Goodbye to All That

Otto Wall is the protagonist of Goodbye to All That. Played by Paul Schneider, he’s a nice enough guy, although he’s a little clumsy, a little dumb, and a little unobservant. Early in the film, he has an accident which renders walking difficult. A scene or two later, and his wife, Annie (Melanie Lynskey), decides that their marriage is over. Poor guy. They share custody of their daughter, Edie (Audrey P. Scott), although it seems like Annie sees her more than he does. What’s a guy to do?

Well, in the case of Otto, you go out and find a bunch of women with whom you can have one-night stands. The first is someone he used to date, Stephanie (Heather Graham). Next, there’s Mildred (Ashley Hinshaw). Finally, there’s Debbie (Anna Camp). Each woman gets one or two scenes, because the focus is on Otto and how he’s dealing with the divorce. That’s really what the film is about. It’s a portrait of a man who had a set plan in life, and now that he’s been forced to deviate from it has no idea what he’s doing.

Outside of the casual sex, Goodbye to All That contains some surprisingly poignant moments. It’s a comedy — although there are only a few laugh-out-loud moments — but because it’s an indie comedy, it is also allowed to be smarter and say more than your average Hollywood rom-com. There are hints at darker issues and bigger stresses, and one almost wished they were explored further, except that would be a different movie altogether. You can’t go down that path while maintaining the spirit and tone that this movie contains in its current form.

Where the film fails is in lacking a distinct direction. What’s ultimately going to happen? Not a whole lot, evidently. There’s some growing and discovery, but it kind of happens arbitrarily. The ending will probably feel like it comes randomly and too soon. It’s easy to enjoy watching Otto, but when there isn’t really that much of a plot, any ending will come across as just a random point to conclude. For Goodbye to All That, it comes more or less after Otto learns a single lesson.

So, it’s a well-meaning, but not entirely successful indie rom-com. Aren’t those kind of a dime a dozen? While you might not have seen a film exactly like Goodbye to All That before, you’ve seen something similar and there really isn’t a whole lot that it’s going to be able to say or make you think about that you haven’t already. It’s not deep or profound enough to overcome that, and its plot doesn’t really do enough to make it worthwhile, either. This is a film that fits into the “good, but not really worth seeing” category.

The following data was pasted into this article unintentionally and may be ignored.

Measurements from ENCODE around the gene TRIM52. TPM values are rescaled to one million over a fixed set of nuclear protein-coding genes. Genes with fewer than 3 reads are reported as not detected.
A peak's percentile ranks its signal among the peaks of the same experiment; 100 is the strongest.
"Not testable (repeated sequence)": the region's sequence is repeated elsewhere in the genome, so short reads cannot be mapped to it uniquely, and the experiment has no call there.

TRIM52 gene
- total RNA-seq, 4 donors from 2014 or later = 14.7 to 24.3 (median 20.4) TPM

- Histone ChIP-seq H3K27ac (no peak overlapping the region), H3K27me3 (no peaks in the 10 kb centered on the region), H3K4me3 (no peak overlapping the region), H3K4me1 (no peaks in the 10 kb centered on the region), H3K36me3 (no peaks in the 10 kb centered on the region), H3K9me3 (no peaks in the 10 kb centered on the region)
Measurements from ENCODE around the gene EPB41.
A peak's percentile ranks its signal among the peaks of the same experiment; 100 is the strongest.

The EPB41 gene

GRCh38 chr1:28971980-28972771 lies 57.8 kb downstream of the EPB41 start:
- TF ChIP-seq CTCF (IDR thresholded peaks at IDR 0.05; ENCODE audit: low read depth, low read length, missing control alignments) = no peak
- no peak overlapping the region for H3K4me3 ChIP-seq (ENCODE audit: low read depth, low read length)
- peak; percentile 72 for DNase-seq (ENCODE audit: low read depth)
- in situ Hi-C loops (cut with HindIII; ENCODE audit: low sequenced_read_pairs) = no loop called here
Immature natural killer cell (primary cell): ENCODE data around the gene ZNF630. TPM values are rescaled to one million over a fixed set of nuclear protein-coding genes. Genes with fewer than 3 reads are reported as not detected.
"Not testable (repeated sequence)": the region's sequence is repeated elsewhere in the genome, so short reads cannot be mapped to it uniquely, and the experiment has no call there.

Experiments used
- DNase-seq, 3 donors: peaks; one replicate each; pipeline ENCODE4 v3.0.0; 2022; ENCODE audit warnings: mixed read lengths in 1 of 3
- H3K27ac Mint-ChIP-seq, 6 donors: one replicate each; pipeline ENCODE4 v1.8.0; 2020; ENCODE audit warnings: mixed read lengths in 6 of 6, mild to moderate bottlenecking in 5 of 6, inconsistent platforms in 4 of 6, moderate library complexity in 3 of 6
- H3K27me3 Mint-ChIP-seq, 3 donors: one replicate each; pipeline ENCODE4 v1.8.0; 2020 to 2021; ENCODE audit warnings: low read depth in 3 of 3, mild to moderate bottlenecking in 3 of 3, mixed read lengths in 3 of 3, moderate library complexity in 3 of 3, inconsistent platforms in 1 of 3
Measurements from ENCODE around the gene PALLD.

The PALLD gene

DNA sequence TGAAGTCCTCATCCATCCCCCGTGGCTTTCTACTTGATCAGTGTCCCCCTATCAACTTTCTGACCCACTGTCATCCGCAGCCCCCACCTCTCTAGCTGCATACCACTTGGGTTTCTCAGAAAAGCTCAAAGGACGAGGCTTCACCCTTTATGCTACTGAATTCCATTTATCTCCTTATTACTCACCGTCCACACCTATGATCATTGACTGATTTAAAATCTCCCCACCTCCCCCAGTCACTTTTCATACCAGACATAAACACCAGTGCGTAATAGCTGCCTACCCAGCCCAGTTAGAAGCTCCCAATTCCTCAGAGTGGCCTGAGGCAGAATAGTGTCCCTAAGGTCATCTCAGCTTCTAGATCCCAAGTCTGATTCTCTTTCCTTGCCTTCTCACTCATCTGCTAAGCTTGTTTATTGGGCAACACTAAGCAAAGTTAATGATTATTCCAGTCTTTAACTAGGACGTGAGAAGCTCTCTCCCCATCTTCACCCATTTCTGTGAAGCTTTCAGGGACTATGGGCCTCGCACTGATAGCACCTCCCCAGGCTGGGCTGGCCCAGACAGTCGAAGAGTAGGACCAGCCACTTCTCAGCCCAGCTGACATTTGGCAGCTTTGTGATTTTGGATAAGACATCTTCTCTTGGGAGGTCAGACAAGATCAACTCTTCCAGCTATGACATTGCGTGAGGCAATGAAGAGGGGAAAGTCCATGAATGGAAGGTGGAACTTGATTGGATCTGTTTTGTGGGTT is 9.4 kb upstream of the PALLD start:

At least it does serve as a reminder that Paul Schneider is a very good lead, at least for movies like this. He’s charming and deadpan, all while being clumsy and a little aloof. Melanie Lynskey is fun as Annie, although she only really gets a couple of scenes in which to shine. Audrey P. Scott is a better-than-average child actor. Heather Graham, Ashley Hinshaw, and Anna Camp don’t get enough time to do anything other than act as eye candy.

Goodbye to All That marks the directorial debut of Angus MacLachlan, the writer of Junebug and Stone. This might be a better film than the latter, but it doesn’t come across as smart. It’s more enjoyable, but it doesn’t really have a lot to say when it all comes down to it, and it doesn’t get to explore the dark sides of the issues it presents. It can only hint at them, lest it ruin its comedic tone. In some respects, that’s too bad, but it’s probably a more marketable film for that. Does anyone really want to watch the dark sides to a divorce, especially now that more than half of all couples (in North America, at least) will wind up getting divorced?

If one were to ask me if I’d recommend Goodbye to All That, I’d reply with a question of how many indie rom-coms they’d seen. This isn’t much different from many of the other ones they might have seen in the past, and as a result wouldn’t really be worth watching, since it doesn’t excel past its familiarity and doesn’t have enough to say to make it otherwise worthwhile. It’s good, sometimes funny, charming, and has good acting, but it’s very same-y.

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